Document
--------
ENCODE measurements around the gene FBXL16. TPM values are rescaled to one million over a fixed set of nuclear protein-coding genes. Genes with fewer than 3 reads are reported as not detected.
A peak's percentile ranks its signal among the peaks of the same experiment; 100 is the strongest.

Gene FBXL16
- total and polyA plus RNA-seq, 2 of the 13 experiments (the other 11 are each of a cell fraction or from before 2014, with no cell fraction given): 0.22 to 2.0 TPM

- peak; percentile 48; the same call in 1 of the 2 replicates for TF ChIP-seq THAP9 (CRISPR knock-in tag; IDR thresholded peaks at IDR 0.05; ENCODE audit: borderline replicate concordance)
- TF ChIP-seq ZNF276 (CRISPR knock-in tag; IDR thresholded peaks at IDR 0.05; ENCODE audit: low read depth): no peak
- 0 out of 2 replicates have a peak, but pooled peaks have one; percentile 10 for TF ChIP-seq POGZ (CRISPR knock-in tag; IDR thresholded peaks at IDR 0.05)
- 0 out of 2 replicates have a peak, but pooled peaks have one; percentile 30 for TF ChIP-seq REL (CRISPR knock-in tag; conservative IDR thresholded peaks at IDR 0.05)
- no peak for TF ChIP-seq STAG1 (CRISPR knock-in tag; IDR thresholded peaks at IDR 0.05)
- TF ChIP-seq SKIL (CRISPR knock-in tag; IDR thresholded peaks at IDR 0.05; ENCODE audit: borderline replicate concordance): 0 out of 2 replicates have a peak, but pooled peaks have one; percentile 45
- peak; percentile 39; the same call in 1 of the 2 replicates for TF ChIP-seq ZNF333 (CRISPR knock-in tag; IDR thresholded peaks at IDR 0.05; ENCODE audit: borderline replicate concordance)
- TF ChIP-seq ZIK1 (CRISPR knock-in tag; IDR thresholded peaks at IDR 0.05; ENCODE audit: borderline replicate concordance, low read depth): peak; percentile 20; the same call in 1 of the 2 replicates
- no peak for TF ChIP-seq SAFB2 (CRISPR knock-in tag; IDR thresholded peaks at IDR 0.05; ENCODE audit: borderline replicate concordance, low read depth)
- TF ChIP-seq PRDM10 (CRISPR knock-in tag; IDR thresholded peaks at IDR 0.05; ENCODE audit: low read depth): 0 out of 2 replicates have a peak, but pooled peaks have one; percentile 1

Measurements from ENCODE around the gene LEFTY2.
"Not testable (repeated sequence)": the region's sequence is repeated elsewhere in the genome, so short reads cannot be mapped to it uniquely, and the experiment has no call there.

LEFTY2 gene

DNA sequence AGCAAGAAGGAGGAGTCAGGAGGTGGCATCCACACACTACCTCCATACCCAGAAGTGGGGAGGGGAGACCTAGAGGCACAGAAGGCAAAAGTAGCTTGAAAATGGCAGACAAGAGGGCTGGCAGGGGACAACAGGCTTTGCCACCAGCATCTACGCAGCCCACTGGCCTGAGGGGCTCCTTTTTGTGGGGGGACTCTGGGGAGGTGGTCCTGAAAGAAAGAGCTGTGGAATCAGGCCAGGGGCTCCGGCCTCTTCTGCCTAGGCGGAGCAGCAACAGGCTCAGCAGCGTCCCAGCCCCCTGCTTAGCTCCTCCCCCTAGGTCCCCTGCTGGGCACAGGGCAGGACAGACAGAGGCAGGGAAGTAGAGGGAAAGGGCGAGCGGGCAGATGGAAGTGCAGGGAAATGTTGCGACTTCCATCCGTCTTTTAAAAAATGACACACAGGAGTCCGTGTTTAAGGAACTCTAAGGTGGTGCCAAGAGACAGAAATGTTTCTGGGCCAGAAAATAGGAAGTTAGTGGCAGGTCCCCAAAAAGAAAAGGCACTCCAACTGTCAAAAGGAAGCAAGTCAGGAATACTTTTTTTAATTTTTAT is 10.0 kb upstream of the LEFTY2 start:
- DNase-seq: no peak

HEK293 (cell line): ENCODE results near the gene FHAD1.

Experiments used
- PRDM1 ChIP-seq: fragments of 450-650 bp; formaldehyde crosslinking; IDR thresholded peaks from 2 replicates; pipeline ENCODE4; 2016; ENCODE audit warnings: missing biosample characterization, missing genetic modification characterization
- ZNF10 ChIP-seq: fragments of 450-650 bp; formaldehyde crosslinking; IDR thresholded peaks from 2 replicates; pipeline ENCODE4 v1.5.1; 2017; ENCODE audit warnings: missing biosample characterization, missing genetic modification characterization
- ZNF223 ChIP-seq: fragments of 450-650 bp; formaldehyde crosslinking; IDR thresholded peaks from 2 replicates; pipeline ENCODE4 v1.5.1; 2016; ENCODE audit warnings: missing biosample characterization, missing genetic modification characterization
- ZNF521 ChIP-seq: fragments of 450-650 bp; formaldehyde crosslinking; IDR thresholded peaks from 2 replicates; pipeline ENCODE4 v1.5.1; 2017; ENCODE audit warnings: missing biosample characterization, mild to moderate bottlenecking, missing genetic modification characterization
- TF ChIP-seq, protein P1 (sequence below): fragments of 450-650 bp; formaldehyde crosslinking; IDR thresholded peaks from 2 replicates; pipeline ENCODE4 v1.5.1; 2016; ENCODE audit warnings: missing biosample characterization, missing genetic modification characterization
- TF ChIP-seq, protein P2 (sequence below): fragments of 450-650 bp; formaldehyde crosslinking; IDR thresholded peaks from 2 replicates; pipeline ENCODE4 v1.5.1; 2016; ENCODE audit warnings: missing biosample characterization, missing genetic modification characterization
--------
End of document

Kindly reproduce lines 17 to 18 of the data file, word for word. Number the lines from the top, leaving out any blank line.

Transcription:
LEFTY2 gene

DNA sequence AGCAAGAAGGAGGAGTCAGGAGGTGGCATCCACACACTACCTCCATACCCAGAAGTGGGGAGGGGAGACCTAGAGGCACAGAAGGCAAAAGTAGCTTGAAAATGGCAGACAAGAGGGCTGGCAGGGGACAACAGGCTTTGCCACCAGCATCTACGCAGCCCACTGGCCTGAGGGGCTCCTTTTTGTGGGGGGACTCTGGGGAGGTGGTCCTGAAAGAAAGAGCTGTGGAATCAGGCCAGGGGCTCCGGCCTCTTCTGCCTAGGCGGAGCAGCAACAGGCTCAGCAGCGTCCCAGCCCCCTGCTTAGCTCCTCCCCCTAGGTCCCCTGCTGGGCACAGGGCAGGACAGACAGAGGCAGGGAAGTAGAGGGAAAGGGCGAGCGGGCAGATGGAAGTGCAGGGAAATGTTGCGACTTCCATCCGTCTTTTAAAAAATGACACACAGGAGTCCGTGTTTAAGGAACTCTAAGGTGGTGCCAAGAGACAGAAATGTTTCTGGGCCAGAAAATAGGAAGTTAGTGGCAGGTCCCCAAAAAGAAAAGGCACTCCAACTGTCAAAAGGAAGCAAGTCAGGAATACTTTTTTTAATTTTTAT is 10.0 kb upstream of the LEFTY2 start: